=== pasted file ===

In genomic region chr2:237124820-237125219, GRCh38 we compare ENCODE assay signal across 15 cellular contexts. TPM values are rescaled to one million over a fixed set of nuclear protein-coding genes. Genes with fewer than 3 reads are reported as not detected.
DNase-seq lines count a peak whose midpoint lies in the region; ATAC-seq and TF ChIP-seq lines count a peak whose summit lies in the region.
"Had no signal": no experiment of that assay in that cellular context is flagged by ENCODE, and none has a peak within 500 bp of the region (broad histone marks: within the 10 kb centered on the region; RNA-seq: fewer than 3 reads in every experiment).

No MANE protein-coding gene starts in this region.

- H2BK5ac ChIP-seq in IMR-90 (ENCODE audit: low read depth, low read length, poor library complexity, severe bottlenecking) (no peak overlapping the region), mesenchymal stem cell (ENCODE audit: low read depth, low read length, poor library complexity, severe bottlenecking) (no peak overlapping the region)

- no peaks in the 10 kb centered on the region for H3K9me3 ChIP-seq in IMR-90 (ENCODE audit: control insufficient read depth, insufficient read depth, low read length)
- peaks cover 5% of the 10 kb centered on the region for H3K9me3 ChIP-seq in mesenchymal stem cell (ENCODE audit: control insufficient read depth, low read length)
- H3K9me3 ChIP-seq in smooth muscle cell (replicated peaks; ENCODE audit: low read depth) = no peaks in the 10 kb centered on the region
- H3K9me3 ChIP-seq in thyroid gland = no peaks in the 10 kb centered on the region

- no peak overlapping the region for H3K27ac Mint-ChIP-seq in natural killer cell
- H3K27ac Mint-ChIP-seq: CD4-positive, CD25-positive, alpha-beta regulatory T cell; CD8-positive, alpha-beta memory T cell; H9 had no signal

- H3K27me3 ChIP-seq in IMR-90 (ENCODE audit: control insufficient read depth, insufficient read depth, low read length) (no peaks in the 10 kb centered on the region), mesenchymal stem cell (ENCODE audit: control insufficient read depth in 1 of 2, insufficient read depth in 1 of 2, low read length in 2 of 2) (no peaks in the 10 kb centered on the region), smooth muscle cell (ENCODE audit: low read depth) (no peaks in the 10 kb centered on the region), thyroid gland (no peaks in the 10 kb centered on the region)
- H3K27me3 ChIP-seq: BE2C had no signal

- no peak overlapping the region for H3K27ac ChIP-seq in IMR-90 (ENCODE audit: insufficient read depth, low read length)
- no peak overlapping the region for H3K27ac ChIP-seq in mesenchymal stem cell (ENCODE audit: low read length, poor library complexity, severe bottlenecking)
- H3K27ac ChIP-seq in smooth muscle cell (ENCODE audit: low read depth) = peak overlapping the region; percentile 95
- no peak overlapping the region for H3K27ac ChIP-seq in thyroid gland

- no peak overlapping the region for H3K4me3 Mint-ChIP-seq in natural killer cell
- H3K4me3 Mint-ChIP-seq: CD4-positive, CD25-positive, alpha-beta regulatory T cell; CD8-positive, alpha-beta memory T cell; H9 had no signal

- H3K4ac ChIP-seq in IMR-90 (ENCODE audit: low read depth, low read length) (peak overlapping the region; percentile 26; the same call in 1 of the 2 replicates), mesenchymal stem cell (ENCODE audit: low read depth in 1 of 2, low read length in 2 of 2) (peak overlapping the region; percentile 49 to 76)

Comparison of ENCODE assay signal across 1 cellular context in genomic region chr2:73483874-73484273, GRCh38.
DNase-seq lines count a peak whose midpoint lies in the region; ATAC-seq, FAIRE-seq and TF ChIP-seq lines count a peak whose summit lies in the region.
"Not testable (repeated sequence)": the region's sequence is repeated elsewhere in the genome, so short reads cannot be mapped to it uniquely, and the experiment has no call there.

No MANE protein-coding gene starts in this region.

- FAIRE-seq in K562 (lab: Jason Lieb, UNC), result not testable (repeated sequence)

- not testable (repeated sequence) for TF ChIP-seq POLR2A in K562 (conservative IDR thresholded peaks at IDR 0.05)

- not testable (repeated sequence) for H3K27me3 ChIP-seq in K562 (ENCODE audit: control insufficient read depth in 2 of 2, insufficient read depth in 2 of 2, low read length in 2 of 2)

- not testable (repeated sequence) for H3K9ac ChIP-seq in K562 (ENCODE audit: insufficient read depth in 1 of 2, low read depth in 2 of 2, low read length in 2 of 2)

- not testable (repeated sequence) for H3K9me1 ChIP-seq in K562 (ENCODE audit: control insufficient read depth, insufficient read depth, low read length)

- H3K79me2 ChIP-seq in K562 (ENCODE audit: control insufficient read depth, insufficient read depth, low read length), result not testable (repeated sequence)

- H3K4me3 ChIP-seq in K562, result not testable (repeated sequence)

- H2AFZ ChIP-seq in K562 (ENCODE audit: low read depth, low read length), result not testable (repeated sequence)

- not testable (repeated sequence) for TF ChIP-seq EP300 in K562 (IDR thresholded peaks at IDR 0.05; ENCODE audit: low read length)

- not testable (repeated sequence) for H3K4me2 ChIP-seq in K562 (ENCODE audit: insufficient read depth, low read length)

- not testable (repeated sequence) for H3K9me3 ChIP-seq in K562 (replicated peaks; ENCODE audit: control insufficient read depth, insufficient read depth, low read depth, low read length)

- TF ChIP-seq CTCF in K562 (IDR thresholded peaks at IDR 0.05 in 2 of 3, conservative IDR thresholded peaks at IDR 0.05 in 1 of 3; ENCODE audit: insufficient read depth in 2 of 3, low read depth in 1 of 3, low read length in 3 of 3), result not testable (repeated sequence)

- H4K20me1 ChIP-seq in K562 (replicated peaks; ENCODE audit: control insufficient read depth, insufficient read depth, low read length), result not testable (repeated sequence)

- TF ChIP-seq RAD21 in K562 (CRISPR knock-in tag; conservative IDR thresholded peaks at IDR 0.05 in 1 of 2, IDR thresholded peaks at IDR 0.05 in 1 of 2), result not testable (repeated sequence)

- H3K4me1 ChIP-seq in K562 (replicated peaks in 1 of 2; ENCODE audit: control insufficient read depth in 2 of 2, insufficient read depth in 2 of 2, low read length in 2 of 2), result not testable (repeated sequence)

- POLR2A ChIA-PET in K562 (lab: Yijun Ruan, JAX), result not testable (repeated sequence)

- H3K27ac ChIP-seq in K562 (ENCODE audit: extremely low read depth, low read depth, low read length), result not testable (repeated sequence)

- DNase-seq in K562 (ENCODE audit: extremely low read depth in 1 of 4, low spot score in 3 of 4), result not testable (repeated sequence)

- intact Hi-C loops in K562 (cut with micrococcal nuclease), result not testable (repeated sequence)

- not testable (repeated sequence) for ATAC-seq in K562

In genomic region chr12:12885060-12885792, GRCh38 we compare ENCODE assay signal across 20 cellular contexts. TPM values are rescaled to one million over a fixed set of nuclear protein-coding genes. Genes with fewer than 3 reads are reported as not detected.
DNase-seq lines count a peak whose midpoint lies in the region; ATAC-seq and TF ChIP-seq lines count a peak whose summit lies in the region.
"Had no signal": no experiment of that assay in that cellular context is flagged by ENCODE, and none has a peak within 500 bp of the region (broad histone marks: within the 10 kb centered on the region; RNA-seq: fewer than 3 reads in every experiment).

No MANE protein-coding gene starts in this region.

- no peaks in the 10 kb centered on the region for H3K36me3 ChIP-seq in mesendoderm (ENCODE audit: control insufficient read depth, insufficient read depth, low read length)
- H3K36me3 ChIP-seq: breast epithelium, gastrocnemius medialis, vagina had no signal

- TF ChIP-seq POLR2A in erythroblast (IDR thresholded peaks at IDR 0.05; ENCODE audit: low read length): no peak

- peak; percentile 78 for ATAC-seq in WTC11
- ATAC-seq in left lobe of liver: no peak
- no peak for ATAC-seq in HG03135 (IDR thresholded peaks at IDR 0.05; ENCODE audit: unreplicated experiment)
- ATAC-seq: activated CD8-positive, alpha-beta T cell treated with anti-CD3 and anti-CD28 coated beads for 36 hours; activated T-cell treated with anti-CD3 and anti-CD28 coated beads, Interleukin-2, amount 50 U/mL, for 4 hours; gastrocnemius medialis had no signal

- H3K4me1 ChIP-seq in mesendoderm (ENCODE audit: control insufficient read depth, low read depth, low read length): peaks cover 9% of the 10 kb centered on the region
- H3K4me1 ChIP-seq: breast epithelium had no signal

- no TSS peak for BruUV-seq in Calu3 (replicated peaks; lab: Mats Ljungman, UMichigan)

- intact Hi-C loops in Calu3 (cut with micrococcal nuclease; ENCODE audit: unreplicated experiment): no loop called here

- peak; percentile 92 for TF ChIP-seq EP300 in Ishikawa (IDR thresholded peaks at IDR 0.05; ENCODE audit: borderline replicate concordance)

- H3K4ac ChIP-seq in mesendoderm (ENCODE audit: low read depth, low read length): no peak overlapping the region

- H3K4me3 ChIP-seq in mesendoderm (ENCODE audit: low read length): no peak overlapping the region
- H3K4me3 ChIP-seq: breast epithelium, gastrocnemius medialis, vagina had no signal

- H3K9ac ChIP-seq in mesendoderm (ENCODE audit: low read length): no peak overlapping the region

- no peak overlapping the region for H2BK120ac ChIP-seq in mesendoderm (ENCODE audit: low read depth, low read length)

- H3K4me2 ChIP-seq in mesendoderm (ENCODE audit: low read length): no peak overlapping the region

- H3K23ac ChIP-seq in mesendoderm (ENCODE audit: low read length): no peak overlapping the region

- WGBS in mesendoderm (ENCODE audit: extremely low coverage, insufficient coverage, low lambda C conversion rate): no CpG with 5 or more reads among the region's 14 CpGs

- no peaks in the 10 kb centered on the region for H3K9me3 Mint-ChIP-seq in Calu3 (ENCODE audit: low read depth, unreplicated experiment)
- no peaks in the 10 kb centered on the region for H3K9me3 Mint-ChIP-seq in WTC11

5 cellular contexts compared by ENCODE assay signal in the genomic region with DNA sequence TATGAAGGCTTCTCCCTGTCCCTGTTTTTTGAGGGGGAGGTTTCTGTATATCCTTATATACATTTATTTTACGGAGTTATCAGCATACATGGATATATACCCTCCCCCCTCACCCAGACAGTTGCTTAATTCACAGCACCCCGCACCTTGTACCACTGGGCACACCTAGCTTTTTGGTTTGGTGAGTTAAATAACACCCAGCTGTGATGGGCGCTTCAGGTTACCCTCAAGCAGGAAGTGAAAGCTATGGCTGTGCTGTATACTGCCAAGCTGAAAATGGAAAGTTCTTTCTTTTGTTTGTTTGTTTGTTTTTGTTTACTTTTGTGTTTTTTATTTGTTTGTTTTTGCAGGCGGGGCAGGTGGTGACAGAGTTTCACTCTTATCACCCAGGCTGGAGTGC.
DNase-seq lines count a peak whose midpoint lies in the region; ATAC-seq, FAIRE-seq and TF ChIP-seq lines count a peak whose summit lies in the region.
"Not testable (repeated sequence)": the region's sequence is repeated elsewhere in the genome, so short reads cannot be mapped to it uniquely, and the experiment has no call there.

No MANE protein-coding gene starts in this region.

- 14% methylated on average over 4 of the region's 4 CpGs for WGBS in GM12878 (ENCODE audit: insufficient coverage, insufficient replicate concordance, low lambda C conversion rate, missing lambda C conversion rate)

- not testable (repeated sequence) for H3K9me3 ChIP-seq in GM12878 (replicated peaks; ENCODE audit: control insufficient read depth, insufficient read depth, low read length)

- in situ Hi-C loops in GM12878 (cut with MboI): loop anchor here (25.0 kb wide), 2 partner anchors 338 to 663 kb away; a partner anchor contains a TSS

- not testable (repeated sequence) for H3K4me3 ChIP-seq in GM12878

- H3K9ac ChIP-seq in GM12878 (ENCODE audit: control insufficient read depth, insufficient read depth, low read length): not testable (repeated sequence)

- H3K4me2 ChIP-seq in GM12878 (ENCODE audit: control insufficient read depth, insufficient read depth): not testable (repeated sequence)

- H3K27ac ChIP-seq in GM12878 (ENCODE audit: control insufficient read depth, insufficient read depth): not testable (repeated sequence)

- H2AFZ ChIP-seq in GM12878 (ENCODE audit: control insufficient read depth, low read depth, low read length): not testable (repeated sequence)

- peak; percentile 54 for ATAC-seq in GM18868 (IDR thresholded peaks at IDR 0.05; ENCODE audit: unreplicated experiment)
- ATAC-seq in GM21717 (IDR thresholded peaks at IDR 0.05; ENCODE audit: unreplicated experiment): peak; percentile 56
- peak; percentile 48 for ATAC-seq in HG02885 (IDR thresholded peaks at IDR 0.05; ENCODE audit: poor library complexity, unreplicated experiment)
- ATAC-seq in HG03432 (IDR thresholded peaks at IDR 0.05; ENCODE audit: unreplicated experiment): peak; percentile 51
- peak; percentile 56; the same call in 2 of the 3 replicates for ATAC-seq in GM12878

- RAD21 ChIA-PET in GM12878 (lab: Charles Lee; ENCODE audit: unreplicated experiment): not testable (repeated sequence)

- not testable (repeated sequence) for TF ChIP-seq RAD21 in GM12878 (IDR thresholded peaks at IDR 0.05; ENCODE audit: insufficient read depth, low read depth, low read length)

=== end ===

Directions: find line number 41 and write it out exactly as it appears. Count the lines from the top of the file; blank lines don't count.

- H3K27ac ChIP-seq in K562 (ENCODE audit: extremely low read depth, low read depth, low read length), result not testable (repeated sequence)